Hello all, My name is Kevin Harrington and I am working with a team

Hello all, My name is Kevin Harrington and I am working with a team to develop a whole new 3d printer architecture. We have replaced stepper motors with closed loop control, eliminated ground rod, linear bearings and belts, and got our controls below $10/axis. This design should have far fewer vitamins then any previous design.

Have you looked at the Kossel? It’s also a T-slot based delta, and they’re using Spectra fishing line as the belting. It works pretty well actually.

The Kossel is a Rostock derivative. We do not use any linear slides of any type. All joints on the Delta-Forge are rotary using 8mm bearings. We are trying to minimize the number and cost of the vitamins kit.

Ah. It’s very hard to tell that from your blog. Most of the entries are so very zoomed into the platform, and you don’t show off the upper end at all. After you mentioned not using linear slides, I found the older post showing the whole bot. Very nice. :slight_smile:

I’ve been hearing about the fact that you use continuous rotation servos instead of steppers for this project – is that a price or function choice?

Price mostly, we wanted to simplify the control electronics by having a single pin low current way to add more axis. Servos come in around $4.5 in bulk and have a gear box, bearings, and the high current circuitry built in. I also like that they are a standard form factor allowing for a lot of expansion with better hardware without changing designs.

We also chose to use a feature of the metal geared servo, the horn connector, as our pinch wheel. Our ServoStruder contains no hobed rod nor gear. We even were able to use a printed opposing wheel where the magnet is. As a result, we detect material slip on the fly and the control loop compensated by bumping the motor speed.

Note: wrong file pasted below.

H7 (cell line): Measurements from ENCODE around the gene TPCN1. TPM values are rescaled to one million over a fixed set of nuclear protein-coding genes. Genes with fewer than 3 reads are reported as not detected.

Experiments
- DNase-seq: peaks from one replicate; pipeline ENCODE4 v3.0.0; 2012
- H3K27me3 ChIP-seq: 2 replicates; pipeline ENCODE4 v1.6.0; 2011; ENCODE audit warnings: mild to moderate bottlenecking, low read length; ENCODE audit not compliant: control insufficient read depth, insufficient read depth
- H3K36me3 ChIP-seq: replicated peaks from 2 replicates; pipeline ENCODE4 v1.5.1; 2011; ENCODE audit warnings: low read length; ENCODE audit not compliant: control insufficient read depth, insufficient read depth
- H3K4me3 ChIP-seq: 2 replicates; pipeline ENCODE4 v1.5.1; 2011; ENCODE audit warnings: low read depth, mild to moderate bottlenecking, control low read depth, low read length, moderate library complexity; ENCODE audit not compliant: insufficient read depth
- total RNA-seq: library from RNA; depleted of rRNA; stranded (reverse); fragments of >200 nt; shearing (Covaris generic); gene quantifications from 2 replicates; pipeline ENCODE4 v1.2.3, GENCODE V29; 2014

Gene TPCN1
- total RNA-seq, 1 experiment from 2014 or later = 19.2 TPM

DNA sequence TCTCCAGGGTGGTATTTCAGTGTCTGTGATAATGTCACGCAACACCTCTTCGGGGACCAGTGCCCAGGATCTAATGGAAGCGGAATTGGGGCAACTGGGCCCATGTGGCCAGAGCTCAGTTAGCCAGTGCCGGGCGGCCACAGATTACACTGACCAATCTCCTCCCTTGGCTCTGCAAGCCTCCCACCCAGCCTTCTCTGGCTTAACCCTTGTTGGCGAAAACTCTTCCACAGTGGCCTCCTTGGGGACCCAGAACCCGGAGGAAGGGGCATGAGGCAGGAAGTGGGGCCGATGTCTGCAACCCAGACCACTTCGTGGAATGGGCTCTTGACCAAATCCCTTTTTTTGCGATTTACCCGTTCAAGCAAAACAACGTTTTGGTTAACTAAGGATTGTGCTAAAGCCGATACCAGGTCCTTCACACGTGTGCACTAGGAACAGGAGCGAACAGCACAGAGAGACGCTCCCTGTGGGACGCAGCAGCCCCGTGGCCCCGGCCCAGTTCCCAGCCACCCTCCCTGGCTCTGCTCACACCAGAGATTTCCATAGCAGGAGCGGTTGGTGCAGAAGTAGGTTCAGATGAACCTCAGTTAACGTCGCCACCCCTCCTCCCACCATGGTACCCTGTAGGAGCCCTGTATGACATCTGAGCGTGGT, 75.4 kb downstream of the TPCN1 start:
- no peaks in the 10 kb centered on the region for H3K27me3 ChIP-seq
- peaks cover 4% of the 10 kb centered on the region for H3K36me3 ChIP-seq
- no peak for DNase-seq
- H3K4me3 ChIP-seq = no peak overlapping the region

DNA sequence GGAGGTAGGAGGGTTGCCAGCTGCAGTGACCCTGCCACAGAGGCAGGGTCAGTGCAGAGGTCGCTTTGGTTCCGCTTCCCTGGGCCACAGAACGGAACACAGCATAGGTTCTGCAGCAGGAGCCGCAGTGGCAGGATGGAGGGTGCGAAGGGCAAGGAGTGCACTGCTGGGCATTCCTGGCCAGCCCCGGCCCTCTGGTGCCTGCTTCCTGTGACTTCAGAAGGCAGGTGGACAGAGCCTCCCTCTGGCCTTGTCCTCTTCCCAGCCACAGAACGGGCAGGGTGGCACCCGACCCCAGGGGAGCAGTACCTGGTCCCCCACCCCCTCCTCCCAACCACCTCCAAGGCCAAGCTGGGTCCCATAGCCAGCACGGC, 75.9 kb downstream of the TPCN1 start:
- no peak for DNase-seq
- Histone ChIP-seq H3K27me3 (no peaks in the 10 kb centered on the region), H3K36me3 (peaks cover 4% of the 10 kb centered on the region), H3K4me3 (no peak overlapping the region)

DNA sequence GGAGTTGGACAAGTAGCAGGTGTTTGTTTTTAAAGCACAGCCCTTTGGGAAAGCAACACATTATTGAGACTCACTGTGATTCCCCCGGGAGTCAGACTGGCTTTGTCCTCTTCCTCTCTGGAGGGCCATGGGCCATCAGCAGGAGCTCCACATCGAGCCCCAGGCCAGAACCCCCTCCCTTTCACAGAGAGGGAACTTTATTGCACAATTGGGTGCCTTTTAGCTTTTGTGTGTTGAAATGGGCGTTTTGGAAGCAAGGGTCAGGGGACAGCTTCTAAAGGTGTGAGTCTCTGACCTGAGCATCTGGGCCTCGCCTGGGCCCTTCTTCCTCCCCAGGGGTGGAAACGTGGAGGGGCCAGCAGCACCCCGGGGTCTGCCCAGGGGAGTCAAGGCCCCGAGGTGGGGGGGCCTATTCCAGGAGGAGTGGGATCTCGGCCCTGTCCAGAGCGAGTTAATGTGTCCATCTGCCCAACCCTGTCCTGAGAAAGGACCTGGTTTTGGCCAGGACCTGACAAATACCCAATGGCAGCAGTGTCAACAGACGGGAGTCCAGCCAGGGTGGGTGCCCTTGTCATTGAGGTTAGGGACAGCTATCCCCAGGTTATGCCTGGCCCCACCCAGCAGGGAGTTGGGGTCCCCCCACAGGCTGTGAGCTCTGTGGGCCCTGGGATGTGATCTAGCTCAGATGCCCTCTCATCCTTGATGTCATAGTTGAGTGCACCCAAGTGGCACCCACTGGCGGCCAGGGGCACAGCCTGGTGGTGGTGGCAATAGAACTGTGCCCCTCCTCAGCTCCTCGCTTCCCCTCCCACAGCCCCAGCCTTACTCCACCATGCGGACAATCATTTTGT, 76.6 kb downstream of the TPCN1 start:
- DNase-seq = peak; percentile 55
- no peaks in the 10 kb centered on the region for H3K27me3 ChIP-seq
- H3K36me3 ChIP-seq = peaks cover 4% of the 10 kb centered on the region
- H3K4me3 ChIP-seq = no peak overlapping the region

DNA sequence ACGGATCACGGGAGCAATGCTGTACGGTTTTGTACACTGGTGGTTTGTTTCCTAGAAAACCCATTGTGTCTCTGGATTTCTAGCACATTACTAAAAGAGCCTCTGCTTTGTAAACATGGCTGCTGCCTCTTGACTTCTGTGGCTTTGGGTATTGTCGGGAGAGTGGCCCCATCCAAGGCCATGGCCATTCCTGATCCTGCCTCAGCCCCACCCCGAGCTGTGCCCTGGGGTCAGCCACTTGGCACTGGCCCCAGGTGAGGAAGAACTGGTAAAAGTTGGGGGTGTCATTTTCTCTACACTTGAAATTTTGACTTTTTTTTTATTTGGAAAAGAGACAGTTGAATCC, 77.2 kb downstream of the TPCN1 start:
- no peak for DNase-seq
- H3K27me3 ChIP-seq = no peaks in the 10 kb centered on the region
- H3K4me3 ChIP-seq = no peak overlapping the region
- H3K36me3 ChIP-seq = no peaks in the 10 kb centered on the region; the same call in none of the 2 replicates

IWe made or own encoding using a 12 bit hall effect encoder and talking to it over SPI. Our cost for axis is around $10-20 depending on volume. We get 12 bit precision out of it, and use a gear train to get that up by 16x. This gives us a theoretical 0.005 degree accuracy translating to less the ~.1mm anywhere in the workspace, a bit better in some regions, and a bit worse, but reachable “outside the workspace” since it is non rectangular.

We plan on releasing control kits for developers wanting to convert Cartesian designs to use the servo system. I think it has the potential to drop the cost of printers markedly. All source and open-hardware files will be released when the kickstarter ends, success or not :wink:

What does that mean: “fewer vitamins”?

Vitamins are pieces of the printer that aren’t printed. Threaded rods, motors, belts, etc.